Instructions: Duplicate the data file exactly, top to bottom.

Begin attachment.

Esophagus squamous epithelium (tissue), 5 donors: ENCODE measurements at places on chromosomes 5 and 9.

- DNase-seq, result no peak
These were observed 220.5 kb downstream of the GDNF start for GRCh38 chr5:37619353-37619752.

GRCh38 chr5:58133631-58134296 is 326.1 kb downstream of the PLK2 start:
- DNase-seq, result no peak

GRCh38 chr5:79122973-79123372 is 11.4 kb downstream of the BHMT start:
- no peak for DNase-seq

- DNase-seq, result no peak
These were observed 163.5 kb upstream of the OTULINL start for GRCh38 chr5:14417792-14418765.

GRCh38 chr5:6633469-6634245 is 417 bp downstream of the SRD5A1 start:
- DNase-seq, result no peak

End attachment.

Esophagus squamous epithelium (tissue), 5 donors: ENCODE measurements at places on chromosomes 5 and 9.

- DNase-seq, result no peak
These were observed 220.5 kb downstream of the GDNF start for GRCh38 chr5:37619353-37619752.

GRCh38 chr5:58133631-58134296 is 326.1 kb downstream of the PLK2 start:
- DNase-seq, result no peak

GRCh38 chr5:79122973-79123372 is 11.4 kb downstream of the BHMT start:
- no peak for DNase-seq

- DNase-seq, result no peak
These were observed 163.5 kb upstream of the OTULINL start for GRCh38 chr5:14417792-14418765.

GRCh38 chr5:6633469-6634245 is 417 bp downstream of the SRD5A1 start:
- DNase-seq, result no peak